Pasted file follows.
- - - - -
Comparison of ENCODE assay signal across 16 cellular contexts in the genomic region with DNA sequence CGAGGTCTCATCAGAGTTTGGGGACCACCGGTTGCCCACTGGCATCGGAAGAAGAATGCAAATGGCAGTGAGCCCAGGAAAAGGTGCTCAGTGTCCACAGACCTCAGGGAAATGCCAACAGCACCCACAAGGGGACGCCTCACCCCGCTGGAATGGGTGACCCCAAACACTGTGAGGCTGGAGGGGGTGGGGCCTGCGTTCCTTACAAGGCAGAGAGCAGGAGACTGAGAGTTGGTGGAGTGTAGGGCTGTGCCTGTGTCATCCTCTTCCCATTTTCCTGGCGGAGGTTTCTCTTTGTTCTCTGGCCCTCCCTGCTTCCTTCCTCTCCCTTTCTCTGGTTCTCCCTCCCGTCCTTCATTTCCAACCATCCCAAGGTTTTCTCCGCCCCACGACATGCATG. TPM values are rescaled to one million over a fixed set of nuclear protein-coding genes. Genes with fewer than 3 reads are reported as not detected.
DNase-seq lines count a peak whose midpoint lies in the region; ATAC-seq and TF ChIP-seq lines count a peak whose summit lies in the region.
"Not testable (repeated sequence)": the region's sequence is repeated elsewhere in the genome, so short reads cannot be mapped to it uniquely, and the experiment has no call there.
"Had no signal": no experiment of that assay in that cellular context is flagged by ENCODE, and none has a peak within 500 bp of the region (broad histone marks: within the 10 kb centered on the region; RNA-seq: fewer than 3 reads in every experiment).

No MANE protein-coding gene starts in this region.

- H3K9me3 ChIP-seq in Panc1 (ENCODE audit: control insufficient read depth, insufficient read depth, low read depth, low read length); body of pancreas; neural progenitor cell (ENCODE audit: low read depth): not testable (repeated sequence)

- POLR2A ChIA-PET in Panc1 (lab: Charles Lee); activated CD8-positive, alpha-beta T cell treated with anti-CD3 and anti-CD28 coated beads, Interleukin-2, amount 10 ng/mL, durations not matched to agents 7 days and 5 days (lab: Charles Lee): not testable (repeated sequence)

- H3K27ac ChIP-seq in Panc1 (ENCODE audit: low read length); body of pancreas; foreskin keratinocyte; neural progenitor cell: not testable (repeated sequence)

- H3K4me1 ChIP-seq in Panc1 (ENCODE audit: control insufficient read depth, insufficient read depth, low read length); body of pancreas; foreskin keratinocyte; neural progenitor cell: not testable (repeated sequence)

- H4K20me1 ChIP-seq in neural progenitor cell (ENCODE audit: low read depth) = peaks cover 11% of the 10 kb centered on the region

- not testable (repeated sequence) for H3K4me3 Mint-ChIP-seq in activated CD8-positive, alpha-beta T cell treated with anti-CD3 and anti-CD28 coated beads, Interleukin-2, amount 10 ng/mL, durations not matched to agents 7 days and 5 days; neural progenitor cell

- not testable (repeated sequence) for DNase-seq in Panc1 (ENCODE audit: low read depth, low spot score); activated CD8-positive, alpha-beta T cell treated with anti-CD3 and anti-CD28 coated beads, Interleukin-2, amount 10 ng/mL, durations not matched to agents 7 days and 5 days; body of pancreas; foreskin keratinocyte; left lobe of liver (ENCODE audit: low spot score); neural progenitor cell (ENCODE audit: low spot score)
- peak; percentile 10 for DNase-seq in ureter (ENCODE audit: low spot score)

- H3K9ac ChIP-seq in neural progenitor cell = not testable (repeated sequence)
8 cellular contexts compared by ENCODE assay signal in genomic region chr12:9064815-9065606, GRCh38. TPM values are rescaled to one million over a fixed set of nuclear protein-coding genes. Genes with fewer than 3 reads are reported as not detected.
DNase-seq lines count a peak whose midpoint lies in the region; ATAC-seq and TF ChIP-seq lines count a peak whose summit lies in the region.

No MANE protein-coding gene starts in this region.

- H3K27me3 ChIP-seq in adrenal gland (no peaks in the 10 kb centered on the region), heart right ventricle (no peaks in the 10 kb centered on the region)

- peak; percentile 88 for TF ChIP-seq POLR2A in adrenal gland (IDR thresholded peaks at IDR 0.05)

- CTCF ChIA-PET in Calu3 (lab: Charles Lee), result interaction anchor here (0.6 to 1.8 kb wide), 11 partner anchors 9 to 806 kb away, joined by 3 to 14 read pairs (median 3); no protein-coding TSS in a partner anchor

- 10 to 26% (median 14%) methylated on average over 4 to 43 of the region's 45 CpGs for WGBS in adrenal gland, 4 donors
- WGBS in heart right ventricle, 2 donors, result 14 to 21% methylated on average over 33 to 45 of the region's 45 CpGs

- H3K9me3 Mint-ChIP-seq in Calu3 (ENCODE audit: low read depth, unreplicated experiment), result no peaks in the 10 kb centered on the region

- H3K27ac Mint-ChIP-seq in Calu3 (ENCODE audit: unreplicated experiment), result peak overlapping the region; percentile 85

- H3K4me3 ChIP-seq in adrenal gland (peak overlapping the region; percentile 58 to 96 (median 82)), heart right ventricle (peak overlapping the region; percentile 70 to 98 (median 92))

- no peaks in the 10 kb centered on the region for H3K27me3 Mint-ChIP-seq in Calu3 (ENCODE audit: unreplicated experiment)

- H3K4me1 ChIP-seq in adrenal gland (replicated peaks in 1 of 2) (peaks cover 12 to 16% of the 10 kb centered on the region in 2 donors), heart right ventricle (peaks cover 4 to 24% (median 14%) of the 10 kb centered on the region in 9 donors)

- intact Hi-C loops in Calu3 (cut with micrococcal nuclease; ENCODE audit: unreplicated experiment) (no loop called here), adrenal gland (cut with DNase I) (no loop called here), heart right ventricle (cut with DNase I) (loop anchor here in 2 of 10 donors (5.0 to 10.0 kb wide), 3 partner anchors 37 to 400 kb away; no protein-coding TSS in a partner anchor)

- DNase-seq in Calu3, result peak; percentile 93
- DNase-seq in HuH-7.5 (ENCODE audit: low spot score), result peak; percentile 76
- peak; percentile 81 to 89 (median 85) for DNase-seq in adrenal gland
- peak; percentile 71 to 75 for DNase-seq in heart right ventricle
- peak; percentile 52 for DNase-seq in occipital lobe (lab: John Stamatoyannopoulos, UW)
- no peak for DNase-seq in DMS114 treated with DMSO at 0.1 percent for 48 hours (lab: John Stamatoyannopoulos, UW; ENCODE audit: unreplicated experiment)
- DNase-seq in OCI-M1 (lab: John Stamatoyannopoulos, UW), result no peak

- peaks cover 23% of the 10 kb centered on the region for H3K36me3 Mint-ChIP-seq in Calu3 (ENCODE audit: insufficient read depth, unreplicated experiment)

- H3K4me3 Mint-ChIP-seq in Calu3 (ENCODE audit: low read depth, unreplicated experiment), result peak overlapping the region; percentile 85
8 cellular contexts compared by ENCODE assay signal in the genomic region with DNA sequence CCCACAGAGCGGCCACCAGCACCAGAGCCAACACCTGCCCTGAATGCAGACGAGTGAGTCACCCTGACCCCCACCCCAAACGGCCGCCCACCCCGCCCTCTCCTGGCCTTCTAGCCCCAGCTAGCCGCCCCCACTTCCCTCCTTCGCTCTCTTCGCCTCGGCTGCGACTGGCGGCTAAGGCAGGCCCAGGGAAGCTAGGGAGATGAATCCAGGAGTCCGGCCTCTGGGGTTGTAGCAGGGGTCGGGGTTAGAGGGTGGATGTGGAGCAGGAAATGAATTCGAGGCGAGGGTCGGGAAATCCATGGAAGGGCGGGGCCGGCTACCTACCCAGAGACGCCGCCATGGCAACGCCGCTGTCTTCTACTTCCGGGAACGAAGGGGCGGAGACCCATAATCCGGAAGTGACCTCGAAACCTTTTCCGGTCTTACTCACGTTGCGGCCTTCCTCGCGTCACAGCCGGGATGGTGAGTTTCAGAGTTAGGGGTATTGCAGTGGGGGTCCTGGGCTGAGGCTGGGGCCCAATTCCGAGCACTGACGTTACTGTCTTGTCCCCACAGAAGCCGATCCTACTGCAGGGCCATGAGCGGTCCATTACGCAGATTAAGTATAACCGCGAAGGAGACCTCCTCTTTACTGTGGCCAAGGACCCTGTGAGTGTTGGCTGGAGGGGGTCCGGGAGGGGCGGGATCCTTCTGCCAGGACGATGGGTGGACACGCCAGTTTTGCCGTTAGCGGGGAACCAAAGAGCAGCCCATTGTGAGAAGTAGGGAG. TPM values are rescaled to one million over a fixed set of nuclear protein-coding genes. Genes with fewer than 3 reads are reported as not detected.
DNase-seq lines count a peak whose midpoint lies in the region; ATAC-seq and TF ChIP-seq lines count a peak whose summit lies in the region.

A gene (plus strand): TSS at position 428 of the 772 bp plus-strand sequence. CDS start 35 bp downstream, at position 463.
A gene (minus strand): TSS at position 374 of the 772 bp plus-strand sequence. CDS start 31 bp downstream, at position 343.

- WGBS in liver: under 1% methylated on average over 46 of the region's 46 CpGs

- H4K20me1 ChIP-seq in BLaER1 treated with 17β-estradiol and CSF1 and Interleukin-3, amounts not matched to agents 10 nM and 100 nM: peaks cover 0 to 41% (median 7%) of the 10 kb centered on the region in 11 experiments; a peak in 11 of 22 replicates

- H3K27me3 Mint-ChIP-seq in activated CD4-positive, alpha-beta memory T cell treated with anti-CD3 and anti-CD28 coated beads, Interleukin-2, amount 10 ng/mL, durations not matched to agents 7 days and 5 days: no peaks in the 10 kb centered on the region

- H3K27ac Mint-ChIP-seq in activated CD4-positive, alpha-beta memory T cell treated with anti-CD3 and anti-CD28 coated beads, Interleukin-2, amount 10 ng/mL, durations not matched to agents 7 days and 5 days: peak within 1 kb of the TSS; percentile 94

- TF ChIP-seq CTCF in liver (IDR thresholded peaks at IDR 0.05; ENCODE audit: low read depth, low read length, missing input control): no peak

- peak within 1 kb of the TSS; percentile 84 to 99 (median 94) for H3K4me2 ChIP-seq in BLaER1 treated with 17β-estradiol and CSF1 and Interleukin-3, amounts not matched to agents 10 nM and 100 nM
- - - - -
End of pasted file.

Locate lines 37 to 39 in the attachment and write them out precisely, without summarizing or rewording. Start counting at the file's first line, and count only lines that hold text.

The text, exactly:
- H3K4me3 Mint-ChIP-seq in Calu3 (ENCODE audit: low read depth, unreplicated experiment), result peak overlapping the region; percentile 85
8 cellular contexts compared by ENCODE assay signal in the genomic region with DNA sequence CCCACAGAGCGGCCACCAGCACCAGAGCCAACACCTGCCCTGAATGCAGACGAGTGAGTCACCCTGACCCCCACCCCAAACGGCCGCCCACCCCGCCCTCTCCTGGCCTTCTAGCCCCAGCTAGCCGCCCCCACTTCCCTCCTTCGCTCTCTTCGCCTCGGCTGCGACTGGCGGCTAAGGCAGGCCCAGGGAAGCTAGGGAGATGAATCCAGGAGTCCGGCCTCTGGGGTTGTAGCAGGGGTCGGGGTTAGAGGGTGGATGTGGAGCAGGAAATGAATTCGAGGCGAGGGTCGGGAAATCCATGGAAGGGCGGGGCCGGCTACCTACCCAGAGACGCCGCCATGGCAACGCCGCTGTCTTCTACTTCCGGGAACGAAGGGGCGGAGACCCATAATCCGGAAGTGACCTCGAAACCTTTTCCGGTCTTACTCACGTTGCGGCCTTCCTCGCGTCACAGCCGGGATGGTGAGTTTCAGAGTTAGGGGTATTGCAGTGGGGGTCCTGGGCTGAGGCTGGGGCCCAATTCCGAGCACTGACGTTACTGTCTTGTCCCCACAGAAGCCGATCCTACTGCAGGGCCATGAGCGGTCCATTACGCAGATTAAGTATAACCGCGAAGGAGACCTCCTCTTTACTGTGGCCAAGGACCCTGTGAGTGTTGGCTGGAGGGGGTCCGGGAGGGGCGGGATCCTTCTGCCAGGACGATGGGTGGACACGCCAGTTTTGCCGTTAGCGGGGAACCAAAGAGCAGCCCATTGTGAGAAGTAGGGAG. TPM values are rescaled to one million over a fixed set of nuclear protein-coding genes. Genes with fewer than 3 reads are reported as not detected.
DNase-seq lines count a peak whose midpoint lies in the region; ATAC-seq and TF ChIP-seq lines count a peak whose summit lies in the region.